By Attila Tomaschek
Downing Street is at it again. We're seeing another attempt by the UK government to stand at the forefront of a digital revolution – or another attempt at shoving dubious digital solutions in the faces of increasingly skeptical Brits.
Dominic Cummings, Boris Johnson's chief advisor, is leading the charge to introduce a system of digital IDs for UK citizens. On the surface (and in how it is being heralded by government officials) the digital ID system appears as though it should naturally be a part of the country's logical progression towards streamlining the transition to a digitised society, as more and more aspects of our lives are being taken online. Essentially, the digital identity scheme, as announced last week by the Department for Digital, Culture, Media, and Sport, is designed to help make it easier for UK citizens to confirm their identities online for various services across sectors, register at a new GP, and to confirm their ages for age-restricted products and services.
Matt Warman, digital infrastructure minister, highlighted that officials "want to make it easier for people to prove their identity securely online so transactions can become even quicker" and that the scheme "has the potential to add billions to our economy".
The scheme could – potentially – be advantageous, convenient, and truly beneficial for UK citizens, consumers, businesses, government organisations, and the country as a whole in many ways. But that will only happen if its implementation prioritises the security and privacy of UK citizens, it is implemented by the right people and it can properly elicit an appropriate level of public trust.
With several recent, high-profile digital fiascos on the government’s resume, however, that's quite a big 'if'.
Since the government is still trying to somehow rectify the bungled mess that is its digital contact tracing scheme, and was recently forced to admit defeat and pull a complete U-turn on its ill-conceived A-level grades algorithm, it is becoming increasingly difficult to salvage any amount of public confidence in Downing Street and its capacity to successfully oversee such a massive digital undertaking that harbours such substantial privacy and security implications.
The fact that officials are working to develop new legislation to protect consumer privacy and establish specific rights for consumers in relation to digital IDs is all well and good, but considering the government's recent digital misfires, its obsession with facial recognition policing, and that Cummings – who referred to the EU's GDPR legislation as both "horrific" and "idiotic" – is at the helm of the UK's digital revolution, it doesn't exactly provide UK citizens much assurance that their personal data will be properly protected through the digital ID scheme.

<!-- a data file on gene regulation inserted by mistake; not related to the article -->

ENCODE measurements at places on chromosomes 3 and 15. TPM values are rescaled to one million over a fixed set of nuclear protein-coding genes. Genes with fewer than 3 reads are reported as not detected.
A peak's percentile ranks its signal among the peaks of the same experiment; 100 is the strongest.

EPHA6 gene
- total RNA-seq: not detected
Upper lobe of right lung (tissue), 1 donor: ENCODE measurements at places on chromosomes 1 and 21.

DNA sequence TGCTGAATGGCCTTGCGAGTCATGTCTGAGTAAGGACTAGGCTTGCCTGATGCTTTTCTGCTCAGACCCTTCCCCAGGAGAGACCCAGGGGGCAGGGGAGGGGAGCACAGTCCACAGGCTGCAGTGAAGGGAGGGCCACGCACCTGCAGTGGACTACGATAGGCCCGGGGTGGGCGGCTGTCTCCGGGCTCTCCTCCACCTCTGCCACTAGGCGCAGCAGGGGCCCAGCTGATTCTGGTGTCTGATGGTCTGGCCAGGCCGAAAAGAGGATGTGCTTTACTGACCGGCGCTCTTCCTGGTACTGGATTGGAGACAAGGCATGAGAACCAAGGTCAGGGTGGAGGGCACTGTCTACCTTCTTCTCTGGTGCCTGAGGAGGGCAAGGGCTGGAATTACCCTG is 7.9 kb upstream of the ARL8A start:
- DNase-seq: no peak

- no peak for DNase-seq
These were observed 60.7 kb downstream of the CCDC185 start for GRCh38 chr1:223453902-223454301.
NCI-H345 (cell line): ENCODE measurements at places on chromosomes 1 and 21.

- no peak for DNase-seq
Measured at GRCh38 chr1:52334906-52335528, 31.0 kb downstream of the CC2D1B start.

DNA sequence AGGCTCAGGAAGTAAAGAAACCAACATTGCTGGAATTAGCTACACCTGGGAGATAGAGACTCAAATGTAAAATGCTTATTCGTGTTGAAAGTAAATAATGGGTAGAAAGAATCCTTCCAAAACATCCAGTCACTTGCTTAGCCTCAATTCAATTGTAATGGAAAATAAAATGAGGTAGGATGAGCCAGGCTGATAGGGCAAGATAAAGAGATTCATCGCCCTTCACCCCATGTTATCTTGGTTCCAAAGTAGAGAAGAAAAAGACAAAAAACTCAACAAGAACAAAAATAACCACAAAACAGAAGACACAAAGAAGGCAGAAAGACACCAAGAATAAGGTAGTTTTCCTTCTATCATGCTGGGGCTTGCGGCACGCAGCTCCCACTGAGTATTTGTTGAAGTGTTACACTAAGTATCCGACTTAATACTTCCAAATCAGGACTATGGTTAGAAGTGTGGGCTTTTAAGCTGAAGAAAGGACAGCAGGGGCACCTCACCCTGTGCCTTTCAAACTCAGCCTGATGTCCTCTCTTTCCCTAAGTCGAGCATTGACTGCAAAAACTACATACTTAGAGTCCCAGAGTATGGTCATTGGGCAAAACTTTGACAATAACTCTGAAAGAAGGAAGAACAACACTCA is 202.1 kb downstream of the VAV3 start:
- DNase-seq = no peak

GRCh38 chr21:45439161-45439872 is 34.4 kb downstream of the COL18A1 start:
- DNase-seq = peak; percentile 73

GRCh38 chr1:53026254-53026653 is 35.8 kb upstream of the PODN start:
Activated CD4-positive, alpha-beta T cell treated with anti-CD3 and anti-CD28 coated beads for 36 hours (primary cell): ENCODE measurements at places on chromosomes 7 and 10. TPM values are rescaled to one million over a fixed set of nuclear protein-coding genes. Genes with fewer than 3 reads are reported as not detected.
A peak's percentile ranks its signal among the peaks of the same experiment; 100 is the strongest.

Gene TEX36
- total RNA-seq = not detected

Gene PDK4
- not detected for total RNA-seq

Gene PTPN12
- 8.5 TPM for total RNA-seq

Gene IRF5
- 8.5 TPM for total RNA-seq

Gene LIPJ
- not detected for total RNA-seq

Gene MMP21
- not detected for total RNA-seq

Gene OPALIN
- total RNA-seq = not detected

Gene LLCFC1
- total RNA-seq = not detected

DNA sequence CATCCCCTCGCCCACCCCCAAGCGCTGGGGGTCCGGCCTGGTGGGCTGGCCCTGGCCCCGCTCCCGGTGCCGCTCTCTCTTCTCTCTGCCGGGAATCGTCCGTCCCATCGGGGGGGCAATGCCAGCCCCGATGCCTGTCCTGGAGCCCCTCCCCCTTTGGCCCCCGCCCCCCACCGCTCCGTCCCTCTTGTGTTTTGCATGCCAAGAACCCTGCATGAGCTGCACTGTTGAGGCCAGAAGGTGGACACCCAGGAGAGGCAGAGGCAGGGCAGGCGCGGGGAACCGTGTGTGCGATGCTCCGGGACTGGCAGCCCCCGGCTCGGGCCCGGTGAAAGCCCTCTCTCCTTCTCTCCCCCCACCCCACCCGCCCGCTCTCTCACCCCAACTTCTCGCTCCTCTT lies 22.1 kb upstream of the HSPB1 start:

Officials pushing the project are obviously keen to tout that the system will deliver citizens the efficiency and convenience they will need as the UK grinds forward with its digital agenda. But, underneath all the fluff, the digital ID system really appears to be a solution looking for a problem that doesn't exist, simply to justify its existence. Beneath the surface, it seems like this is just another attempt by government officials to gather as much data as possible from citizens and to encroach on individual liberties.
Any UK citizen with any concern at all for their personal privacy should be extremely wary of what the government is trying to do here. Downing Street has proven time and again that it doesn't have the best interest of UK citizens in mind when it comes to protecting their privacy. Entrusting such a wealth of sensitive personal, financial, and health-related data to a government that has been so incomprehensibly (and indeed detrimentally) indifferent to safeguarding its citizens' personal privacy is an enormous risk. Expecting that data to remain adequately secured and not used for alternative purposes is sheer folly.
All things considered, the current government has quite a long way to go and quite a few important things to rectify in the eyes of UK citizens before officials can seriously expect the populace to fall in line and eagerly adopt such a digitised ID scheme.
You don't have to look too far into the past to recall that government initiatives for national ID cards in the UK have crumbled once before. There's no reason to think that it can't happen again.
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